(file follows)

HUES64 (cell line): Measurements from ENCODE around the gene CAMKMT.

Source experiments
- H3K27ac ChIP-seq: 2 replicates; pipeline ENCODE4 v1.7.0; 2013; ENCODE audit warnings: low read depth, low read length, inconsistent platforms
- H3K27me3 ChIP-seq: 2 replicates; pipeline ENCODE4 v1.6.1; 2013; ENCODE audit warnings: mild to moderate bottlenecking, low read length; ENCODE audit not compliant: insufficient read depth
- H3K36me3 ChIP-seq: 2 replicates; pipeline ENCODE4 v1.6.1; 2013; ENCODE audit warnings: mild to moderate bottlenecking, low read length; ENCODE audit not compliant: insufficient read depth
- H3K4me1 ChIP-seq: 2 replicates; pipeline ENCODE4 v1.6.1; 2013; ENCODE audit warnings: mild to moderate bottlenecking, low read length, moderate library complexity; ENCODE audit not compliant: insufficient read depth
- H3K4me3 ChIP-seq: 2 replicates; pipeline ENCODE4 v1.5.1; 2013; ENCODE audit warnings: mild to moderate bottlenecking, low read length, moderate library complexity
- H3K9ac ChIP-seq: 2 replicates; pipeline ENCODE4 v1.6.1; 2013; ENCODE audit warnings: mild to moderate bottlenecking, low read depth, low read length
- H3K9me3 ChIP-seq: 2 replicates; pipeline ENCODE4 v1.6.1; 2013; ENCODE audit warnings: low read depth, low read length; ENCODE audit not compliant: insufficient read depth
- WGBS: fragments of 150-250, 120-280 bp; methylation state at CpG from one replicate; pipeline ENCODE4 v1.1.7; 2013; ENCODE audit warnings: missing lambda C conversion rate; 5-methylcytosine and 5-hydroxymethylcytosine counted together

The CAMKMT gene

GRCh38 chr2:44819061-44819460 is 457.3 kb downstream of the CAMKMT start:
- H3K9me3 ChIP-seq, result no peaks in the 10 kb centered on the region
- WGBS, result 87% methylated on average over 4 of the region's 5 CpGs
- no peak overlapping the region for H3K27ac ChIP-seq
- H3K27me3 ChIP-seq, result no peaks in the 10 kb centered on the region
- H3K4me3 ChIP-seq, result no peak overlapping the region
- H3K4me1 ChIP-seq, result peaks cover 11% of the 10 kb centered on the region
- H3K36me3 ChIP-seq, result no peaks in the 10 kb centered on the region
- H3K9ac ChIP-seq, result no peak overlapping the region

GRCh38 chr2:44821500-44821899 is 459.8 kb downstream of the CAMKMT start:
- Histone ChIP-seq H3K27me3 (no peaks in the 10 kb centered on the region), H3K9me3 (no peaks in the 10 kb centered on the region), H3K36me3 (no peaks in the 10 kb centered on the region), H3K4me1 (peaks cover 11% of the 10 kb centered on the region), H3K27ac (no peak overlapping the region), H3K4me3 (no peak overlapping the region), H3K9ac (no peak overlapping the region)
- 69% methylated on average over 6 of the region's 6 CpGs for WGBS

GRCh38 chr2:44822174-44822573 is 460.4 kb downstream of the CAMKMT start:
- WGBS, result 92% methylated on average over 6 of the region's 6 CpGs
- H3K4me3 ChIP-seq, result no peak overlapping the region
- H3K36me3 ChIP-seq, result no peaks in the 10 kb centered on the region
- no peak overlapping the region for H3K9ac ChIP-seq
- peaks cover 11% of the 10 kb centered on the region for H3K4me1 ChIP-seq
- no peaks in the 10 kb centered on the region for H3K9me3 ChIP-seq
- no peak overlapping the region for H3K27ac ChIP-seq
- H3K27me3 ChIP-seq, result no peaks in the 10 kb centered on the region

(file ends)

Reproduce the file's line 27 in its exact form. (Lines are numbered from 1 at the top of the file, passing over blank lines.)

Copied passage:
- H3K36me3 ChIP-seq, result no peaks in the 10 kb centered on the region